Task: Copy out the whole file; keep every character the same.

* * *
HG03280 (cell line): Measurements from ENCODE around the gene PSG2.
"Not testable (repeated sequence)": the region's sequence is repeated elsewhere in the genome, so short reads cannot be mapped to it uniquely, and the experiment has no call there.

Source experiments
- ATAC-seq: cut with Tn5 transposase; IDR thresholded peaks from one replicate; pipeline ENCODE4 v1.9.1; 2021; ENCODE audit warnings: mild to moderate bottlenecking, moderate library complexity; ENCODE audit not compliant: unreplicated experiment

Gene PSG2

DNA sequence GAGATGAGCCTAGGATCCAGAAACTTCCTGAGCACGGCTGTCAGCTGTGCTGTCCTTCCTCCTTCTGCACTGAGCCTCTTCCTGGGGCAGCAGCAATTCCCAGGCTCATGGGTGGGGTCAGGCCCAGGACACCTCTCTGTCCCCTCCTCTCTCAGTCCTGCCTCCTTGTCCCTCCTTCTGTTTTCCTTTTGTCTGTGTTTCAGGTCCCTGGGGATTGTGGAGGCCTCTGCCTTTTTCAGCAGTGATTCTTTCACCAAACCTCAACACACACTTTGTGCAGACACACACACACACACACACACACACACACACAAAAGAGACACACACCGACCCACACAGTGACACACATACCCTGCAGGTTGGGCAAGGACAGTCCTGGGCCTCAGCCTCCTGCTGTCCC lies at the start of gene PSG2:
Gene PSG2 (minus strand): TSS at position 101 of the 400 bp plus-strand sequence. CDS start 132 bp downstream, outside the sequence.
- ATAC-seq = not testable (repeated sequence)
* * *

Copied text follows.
HG03280 (cell line): Measurements from ENCODE around the gene PSG2.
"Not testable (repeated sequence)": the region's sequence is repeated elsewhere in the genome, so short reads cannot be mapped to it uniquely, and the experiment has no call there.

Source experiments
- ATAC-seq: cut with Tn5 transposase; IDR thresholded peaks from one replicate; pipeline ENCODE4 v1.9.1; 2021; ENCODE audit warnings: mild to moderate bottlenecking, moderate library complexity; ENCODE audit not compliant: unreplicated experiment

Gene PSG2

DNA sequence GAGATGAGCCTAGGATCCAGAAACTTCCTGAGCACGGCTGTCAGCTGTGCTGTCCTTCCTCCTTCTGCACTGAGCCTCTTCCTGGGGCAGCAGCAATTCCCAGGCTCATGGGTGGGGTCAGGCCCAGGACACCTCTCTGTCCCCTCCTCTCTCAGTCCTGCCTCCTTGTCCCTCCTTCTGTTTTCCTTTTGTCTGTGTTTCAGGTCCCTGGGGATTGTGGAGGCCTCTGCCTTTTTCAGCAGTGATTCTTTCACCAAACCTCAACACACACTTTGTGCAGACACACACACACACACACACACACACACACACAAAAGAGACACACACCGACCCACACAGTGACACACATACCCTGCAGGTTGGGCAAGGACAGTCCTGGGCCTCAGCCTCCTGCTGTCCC lies at the start of gene PSG2:
Gene PSG2 (minus strand): TSS at position 101 of the 400 bp plus-strand sequence. CDS start 132 bp downstream, outside the sequence.
- ATAC-seq = not testable (repeated sequence)